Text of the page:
At the cross, Christ boldly and publicly shamed his enemies--all of them. The triumphant boldness of Christ on the cross shames not only His enemies, but also should shame the Christian who fears man to the point of causing him to refuse to open his mouth to testify for and about the Lord Jesus Christ.

“Since then we have a great high priest who has passed through the heavens, Jesus, the Son of God, let us hold fast our confession. For we do not have a high priest who is unable to sympathize with our weaknesses, but one who in every respect has been tempted as we are, yet without sin. Let us then with confidence draw near to the throne of grace, that we may receive mercy and find grace to help in time of need” (Hebrews 4:14-16).

“Therefore, brothers, since we have confidence to enter the holy places by the blood of Jesus, by the new and living way that he opened for us through the curtain, that is, through his flesh, and since we have a great priest over the house of God, let us draw near with a true heart in full assurance of faith, with our hearts sprinkled clean from an evil conscience and our bodies washed with pure water. Let us hold fast the confession of our hope without wavering, for he who promised is faithful” (Hebrews 10:19-23).

How can any Christian claim to have confidence to approach the very throne of the King, while living comfortably and cowardly with a lack of confidence to call others to repent and believe the gospel?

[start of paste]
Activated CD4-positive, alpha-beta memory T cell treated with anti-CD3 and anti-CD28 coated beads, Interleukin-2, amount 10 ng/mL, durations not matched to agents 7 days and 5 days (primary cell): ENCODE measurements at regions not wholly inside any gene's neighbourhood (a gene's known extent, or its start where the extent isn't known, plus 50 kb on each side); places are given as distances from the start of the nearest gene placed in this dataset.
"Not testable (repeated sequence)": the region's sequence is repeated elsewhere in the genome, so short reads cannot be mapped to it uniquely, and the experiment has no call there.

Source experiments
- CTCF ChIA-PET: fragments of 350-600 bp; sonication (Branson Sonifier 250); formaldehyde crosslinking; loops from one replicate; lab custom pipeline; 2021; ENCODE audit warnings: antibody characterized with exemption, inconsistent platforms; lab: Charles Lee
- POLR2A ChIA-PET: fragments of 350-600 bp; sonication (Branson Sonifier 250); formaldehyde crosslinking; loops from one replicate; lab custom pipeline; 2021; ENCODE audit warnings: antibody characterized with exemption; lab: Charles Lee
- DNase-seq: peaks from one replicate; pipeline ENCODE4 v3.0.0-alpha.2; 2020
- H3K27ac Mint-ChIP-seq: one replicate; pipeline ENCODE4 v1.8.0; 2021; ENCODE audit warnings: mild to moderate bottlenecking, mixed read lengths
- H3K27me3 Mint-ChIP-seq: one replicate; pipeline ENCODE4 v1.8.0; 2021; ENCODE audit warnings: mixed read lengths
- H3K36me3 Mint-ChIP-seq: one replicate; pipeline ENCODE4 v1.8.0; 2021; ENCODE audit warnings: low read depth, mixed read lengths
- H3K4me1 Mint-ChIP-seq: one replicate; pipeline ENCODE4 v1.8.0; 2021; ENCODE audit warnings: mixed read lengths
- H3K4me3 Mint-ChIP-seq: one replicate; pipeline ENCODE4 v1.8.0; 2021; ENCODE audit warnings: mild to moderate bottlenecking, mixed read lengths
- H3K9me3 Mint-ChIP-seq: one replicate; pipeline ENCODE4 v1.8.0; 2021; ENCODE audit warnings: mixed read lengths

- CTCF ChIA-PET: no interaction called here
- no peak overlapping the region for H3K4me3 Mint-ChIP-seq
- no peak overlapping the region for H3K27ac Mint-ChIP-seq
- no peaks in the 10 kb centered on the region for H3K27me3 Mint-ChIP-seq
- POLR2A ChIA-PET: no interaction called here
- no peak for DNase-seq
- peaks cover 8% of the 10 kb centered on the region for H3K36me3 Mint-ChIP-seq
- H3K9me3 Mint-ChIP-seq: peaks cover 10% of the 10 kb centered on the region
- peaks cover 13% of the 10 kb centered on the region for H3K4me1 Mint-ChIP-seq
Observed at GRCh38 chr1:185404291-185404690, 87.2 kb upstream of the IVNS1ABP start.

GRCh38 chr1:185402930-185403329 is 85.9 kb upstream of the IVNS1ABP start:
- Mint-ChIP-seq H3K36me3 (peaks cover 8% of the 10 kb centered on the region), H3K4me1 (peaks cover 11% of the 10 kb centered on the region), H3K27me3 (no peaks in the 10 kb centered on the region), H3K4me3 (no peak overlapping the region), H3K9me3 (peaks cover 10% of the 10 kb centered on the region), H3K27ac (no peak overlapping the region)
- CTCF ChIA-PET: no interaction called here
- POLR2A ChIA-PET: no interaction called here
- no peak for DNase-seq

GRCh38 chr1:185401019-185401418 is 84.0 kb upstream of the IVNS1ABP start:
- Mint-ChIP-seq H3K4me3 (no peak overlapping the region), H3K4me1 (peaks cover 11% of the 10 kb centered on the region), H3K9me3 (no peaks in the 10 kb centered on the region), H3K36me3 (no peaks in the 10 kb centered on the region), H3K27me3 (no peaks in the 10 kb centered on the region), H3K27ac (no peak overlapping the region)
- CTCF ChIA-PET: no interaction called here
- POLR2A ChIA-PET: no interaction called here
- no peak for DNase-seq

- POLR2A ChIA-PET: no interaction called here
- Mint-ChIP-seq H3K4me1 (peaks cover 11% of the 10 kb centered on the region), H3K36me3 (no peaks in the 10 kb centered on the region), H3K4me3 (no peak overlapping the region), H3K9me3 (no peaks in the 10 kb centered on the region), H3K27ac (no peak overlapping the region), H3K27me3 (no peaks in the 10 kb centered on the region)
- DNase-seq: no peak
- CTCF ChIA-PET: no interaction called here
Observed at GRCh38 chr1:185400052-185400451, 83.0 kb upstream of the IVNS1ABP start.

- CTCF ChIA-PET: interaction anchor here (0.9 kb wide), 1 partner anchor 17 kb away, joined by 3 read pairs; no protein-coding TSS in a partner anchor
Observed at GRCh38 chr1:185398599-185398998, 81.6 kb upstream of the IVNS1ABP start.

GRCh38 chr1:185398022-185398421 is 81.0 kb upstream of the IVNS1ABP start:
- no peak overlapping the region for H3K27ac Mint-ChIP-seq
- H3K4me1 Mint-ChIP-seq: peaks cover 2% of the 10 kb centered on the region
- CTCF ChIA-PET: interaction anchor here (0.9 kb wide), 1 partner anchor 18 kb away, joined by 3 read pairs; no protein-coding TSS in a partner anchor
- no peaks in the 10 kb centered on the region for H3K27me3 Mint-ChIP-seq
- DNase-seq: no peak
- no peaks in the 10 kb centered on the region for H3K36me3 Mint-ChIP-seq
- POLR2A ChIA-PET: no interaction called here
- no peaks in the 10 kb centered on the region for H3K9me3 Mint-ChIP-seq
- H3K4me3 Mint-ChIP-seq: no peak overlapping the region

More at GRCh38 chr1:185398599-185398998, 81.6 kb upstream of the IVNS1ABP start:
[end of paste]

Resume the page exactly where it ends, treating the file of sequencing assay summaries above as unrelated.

“I write these things to you who believe in the name of the Son of God that you may know that you have eternal life. And this is the confidence that we have toward him, that if we ask anything according to his will he hears us. And if we know that he hears us in whatever we ask, we know that we have the requests that we have asked of him” (1 John 5:13-15).

Because of Christ's propitiation and our redemption as a result, we can boldly petition our God, with the confidence of knowing He will answer.

“‘And there is salvation in no one else, for there is no other name under heaven given among men by which we must be saved.’

“Now when they saw the boldness of Peter and John, and perceived that they were uneducated, common men, they were astonished. And they recognized that they had been with Jesus” (Acts 4:12-13).

Christian boldness is an astonishing thing to behold, even to the unbeliever.

“‘And now, Lord, look upon their threats and grant to your servants to continue to speak your word with all boldness, while you stretch out your hand to heal, and signs and wonders are performed through the name of your holy servant Jesus.’ And when they had prayed, the place in which they were gathered together was shaken, and they were all filled with the Holy Spirit and continued to speak the word of God with boldness” (Acts 4:29-31).

Boldness was part of the first Christians' new nature, and it is part the nature of those of us who are Christians today. The first Christians prayed for more of the same--for more of the same boldness they already had. The worse the persecution, the greater the opposition, and the more costly their faith, the more boldness the first Christians wanted.

Closing Remarks